Following Toyota recalls, lawmakers seek tougher safety measures


In the wake of the Toyota situation, chair of the Senate Commerce Committee Jay Rockefeller and chair of the House Energy and Commerce Committee Henry Waxman have announced that they will work together towards legislation to improve automobile safety.

Rockefeller, D-W.Va., said he plans to introduce a bill soon “that will hold automakers to a higher standard and strengthen the National Highway Traffic Safety Administration’s ability to more effectively protect Americans on the road.”

No specifics have been addressed by either legislator or their respective staffs, and neither responded immediately to requests for comment. Last month however, Rockefeller did call for legislation that would tighten the 2000 federal law requiring more disclosure about safety-defect information, and said that the legislation ought to require that carmakers provide the computers necessary to read black box data.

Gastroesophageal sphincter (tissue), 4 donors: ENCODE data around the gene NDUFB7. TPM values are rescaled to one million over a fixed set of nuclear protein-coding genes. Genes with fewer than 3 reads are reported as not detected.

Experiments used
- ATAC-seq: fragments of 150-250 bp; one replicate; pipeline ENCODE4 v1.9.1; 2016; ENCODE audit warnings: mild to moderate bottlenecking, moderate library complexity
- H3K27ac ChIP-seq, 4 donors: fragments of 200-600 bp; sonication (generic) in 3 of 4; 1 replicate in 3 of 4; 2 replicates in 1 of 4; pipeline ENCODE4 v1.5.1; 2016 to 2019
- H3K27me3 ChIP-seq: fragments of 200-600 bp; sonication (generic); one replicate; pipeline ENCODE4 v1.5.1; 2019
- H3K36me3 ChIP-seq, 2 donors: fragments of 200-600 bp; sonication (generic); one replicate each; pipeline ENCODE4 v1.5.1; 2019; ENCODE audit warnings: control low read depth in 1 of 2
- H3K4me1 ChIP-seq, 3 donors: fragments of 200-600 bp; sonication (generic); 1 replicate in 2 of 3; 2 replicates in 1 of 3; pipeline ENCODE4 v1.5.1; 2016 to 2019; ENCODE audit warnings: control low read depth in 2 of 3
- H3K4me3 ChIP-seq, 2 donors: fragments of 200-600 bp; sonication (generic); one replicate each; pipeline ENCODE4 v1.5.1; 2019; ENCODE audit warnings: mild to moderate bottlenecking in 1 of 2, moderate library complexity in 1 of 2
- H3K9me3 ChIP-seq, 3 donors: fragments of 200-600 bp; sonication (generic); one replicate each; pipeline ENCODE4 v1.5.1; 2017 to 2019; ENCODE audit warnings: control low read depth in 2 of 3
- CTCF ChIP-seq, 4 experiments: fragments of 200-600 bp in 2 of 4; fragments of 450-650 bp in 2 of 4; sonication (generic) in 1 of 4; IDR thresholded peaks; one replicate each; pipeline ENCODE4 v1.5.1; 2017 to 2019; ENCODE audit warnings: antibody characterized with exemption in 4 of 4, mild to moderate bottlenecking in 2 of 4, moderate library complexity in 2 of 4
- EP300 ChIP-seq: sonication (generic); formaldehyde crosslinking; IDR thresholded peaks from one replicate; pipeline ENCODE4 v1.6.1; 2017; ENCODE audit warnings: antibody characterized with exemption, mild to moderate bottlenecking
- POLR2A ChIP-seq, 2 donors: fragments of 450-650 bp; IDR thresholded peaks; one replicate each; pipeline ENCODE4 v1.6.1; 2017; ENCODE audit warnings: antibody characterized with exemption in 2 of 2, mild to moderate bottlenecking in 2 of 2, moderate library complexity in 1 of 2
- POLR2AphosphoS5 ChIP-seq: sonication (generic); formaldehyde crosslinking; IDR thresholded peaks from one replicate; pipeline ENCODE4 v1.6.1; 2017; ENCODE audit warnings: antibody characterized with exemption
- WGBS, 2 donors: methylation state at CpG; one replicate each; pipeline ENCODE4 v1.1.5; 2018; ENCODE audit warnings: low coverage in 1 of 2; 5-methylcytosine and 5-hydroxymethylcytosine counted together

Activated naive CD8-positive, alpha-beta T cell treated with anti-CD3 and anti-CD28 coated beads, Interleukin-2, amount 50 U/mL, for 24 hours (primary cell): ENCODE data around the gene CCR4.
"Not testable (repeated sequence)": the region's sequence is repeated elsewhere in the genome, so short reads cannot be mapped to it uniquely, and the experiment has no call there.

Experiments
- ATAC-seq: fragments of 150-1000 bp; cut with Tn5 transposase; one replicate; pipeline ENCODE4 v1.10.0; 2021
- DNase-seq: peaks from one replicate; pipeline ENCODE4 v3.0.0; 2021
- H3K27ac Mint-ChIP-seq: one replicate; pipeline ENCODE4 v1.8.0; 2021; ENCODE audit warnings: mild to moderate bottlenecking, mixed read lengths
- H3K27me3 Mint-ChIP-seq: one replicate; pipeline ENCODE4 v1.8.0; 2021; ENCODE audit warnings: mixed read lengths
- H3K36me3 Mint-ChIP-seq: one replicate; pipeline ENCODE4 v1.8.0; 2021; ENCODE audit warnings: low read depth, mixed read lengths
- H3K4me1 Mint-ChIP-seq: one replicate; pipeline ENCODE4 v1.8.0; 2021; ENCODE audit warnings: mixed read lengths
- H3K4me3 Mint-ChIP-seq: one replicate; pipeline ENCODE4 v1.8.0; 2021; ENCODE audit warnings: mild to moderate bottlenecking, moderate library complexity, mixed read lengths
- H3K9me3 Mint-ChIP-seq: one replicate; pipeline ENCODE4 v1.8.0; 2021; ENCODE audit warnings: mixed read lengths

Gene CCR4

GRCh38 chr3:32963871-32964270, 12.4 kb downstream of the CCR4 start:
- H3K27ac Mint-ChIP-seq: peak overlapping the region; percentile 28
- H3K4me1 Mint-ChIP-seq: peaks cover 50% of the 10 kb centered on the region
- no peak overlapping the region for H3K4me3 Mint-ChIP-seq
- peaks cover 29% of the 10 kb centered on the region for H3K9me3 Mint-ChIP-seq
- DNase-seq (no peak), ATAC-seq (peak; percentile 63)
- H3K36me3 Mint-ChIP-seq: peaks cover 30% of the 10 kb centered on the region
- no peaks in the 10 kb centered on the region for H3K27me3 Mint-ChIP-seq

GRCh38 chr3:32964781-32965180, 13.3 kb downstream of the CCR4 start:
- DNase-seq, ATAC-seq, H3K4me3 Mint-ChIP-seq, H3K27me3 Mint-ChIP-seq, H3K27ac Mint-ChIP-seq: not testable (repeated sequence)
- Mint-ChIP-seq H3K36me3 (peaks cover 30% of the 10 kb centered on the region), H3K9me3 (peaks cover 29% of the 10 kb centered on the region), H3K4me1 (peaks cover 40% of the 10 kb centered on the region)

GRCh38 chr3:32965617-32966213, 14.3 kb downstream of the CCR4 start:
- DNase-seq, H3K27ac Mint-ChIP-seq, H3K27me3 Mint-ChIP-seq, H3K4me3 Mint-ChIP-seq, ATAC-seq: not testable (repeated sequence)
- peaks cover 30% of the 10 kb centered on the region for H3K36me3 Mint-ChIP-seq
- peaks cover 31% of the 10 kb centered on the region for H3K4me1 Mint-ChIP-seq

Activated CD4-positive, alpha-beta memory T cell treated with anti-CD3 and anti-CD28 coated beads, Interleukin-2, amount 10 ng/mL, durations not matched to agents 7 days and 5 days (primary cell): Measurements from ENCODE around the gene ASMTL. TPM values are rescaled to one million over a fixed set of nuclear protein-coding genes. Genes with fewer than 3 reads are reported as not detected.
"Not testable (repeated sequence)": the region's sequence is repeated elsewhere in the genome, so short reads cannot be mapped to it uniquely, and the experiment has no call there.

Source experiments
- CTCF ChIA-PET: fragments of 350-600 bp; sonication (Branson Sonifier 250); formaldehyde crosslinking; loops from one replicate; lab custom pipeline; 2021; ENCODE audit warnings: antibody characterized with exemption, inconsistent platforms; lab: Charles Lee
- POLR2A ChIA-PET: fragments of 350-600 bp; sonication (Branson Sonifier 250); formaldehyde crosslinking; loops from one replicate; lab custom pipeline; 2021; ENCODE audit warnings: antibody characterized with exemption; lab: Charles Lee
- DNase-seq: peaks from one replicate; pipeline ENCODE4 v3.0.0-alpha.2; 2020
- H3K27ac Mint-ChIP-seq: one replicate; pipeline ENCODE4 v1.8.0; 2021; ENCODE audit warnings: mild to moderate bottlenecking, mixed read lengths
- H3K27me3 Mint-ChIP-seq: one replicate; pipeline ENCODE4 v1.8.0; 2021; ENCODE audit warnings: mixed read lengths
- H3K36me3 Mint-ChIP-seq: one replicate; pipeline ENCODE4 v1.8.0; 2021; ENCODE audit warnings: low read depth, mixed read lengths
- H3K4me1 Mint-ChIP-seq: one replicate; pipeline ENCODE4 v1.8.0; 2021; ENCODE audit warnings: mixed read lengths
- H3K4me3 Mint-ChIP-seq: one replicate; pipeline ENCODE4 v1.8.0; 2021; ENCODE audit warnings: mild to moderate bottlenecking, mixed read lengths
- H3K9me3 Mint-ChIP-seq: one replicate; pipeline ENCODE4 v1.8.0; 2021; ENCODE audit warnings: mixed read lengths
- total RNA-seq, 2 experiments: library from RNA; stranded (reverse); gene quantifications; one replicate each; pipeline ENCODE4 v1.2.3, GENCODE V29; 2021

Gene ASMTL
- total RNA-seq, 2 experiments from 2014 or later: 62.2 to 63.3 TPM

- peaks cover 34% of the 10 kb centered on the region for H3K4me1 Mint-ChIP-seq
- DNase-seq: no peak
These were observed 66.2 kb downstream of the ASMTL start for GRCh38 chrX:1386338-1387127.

Another expected to be addressed by the pair is the revolving door between government and industry, as former NHTSA employees (and their network of connections) went to work for Toyota after their stint in public service. The idea of revolving-door legislation was publicly addressed by Transportation Secretary Ray LaHood.

For failure to notify U.S. regulators of safety issues on a timely manner, Toyota agreed thus month to pay a fine of $16.4 million; the largest ever assessed for a safety defect.

-By: Stephen Calogera

Source: Automotive News